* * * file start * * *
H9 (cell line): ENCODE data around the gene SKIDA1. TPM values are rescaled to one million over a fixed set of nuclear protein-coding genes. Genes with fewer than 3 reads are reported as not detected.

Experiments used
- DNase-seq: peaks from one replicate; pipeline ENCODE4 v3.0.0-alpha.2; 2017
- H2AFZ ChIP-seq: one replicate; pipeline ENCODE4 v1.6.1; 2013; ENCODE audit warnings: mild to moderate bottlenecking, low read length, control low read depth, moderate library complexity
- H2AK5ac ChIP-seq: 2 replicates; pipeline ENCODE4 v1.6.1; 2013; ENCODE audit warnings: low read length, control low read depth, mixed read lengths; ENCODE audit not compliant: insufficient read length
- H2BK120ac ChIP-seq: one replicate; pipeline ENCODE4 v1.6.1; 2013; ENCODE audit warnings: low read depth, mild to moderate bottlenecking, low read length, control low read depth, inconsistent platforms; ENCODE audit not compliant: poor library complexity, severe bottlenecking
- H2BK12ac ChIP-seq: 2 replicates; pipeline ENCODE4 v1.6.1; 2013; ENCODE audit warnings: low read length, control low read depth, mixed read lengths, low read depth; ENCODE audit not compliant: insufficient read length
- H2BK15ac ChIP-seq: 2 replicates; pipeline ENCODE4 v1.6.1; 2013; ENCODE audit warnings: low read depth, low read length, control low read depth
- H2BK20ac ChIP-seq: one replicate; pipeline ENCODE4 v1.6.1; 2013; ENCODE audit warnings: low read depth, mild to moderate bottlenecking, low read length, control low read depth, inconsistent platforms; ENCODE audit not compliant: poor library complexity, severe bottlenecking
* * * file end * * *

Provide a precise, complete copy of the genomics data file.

H9 (cell line): ENCODE data around the gene SKIDA1. TPM values are rescaled to one million over a fixed set of nuclear protein-coding genes. Genes with fewer than 3 reads are reported as not detected.

Experiments used
- DNase-seq: peaks from one replicate; pipeline ENCODE4 v3.0.0-alpha.2; 2017
- H2AFZ ChIP-seq: one replicate; pipeline ENCODE4 v1.6.1; 2013; ENCODE audit warnings: mild to moderate bottlenecking, low read length, control low read depth, moderate library complexity
- H2AK5ac ChIP-seq: 2 replicates; pipeline ENCODE4 v1.6.1; 2013; ENCODE audit warnings: low read length, control low read depth, mixed read lengths; ENCODE audit not compliant: insufficient read length
- H2BK120ac ChIP-seq: one replicate; pipeline ENCODE4 v1.6.1; 2013; ENCODE audit warnings: low read depth, mild to moderate bottlenecking, low read length, control low read depth, inconsistent platforms; ENCODE audit not compliant: poor library complexity, severe bottlenecking
- H2BK12ac ChIP-seq: 2 replicates; pipeline ENCODE4 v1.6.1; 2013; ENCODE audit warnings: low read length, control low read depth, mixed read lengths, low read depth; ENCODE audit not compliant: insufficient read length
- H2BK15ac ChIP-seq: 2 replicates; pipeline ENCODE4 v1.6.1; 2013; ENCODE audit warnings: low read depth, low read length, control low read depth
- H2BK20ac ChIP-seq: one replicate; pipeline ENCODE4 v1.6.1; 2013; ENCODE audit warnings: low read depth, mild to moderate bottlenecking, low read length, control low read depth, inconsistent platforms; ENCODE audit not compliant: poor library complexity, severe bottlenecking